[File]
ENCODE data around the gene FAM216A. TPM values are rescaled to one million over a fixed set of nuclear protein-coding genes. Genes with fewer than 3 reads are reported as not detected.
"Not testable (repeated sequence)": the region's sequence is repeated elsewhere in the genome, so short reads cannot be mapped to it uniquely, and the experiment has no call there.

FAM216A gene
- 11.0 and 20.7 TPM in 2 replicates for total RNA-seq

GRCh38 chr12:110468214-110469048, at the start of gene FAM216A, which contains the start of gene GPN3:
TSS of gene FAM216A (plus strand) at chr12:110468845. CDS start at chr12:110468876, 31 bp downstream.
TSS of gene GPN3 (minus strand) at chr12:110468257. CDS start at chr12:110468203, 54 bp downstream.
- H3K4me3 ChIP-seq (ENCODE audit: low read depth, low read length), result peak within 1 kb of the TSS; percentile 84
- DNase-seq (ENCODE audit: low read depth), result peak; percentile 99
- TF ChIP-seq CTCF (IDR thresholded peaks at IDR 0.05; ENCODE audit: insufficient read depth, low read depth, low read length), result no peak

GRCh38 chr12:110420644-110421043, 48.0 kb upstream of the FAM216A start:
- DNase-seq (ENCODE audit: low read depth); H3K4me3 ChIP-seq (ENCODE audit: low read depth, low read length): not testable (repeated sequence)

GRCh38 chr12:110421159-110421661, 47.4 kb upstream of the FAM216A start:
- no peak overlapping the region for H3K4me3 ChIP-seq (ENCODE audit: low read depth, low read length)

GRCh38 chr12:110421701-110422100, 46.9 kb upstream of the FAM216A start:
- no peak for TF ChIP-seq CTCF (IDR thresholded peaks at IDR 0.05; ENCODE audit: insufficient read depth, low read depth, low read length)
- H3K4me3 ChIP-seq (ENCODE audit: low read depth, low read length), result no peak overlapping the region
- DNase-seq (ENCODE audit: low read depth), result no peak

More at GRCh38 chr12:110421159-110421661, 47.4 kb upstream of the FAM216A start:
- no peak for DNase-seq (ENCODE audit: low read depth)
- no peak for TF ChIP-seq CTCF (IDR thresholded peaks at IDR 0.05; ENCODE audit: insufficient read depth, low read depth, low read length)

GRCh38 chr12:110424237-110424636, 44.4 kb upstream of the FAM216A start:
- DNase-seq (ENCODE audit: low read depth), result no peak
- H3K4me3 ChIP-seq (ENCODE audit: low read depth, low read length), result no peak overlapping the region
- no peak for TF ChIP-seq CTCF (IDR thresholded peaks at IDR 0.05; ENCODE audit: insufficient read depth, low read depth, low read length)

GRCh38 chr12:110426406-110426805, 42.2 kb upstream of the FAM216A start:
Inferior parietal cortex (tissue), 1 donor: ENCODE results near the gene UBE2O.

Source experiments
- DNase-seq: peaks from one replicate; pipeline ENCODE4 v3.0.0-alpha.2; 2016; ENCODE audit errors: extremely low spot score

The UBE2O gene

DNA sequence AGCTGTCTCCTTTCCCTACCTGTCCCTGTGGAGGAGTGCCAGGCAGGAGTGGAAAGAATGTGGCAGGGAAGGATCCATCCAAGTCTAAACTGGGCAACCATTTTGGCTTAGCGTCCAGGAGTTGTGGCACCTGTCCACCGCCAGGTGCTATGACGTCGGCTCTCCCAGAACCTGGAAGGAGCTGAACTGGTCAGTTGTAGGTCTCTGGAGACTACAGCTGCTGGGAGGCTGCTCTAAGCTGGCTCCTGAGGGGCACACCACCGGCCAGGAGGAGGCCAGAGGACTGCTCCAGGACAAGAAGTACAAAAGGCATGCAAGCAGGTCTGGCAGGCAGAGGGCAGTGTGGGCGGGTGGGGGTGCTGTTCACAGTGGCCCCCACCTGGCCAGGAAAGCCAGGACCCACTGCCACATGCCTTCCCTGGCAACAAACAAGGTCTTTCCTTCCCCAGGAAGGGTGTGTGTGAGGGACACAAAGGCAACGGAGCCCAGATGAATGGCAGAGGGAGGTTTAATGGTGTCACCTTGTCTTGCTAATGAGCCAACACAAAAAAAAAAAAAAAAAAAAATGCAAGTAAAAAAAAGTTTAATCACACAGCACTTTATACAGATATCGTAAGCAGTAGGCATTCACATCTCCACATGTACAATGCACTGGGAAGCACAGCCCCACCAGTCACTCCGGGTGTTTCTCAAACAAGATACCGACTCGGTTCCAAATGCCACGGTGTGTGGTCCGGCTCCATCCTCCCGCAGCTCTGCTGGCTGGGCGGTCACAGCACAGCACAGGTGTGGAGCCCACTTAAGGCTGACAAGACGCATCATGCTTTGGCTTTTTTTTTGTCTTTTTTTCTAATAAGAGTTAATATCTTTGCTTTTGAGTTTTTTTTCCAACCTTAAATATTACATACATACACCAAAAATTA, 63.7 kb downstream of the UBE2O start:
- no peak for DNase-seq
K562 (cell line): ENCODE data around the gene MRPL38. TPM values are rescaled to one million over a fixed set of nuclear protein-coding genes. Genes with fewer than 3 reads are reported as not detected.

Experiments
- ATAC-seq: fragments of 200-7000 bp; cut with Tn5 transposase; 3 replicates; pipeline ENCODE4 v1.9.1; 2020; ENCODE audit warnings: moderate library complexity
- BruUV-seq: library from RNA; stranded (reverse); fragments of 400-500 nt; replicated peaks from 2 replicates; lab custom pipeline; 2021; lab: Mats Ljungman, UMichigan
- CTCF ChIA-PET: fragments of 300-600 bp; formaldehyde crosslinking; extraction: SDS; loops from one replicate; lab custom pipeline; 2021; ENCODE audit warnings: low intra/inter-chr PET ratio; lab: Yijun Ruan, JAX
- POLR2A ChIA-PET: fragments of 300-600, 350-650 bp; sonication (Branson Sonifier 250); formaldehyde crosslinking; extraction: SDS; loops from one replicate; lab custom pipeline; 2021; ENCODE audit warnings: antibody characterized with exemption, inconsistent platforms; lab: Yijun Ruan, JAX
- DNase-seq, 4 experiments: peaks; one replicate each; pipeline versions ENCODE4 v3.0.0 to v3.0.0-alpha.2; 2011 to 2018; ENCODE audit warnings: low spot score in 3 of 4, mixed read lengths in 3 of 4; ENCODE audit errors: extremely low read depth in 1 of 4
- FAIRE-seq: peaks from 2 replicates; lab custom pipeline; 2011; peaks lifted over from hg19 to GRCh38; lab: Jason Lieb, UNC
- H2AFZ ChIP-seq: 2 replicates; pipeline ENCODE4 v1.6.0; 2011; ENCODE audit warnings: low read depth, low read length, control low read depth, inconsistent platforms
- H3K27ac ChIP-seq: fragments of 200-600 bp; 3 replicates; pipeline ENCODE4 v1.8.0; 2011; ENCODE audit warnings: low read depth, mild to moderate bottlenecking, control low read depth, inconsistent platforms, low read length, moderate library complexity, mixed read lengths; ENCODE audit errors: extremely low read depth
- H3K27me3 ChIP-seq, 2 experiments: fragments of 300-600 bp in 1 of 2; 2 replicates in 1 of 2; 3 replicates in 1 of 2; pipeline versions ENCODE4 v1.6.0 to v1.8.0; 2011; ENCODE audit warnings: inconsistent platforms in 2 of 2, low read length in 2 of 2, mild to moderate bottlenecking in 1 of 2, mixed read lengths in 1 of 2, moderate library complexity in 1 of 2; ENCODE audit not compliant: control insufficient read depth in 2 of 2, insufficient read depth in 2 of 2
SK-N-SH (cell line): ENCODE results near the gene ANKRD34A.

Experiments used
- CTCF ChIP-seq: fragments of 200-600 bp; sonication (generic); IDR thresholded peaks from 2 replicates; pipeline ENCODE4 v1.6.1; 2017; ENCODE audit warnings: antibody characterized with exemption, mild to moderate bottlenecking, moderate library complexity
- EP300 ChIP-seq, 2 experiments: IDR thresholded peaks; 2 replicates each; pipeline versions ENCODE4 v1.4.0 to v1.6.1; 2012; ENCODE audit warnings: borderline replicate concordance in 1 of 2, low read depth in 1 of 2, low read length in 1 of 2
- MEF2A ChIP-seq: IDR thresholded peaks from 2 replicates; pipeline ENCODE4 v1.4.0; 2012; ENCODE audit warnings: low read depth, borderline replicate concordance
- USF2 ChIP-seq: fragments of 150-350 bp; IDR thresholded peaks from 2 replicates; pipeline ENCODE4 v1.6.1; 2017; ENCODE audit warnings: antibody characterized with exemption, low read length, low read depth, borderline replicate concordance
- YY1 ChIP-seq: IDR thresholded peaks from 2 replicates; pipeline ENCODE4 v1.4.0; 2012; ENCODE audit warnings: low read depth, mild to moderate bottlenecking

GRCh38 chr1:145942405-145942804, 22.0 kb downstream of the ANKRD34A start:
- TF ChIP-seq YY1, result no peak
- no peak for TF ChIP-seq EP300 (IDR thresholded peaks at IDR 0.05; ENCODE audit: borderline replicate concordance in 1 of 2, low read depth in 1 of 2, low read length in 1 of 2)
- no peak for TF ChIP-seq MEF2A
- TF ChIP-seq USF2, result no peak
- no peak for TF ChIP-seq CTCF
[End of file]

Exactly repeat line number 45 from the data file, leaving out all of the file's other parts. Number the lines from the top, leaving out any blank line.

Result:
Experiments used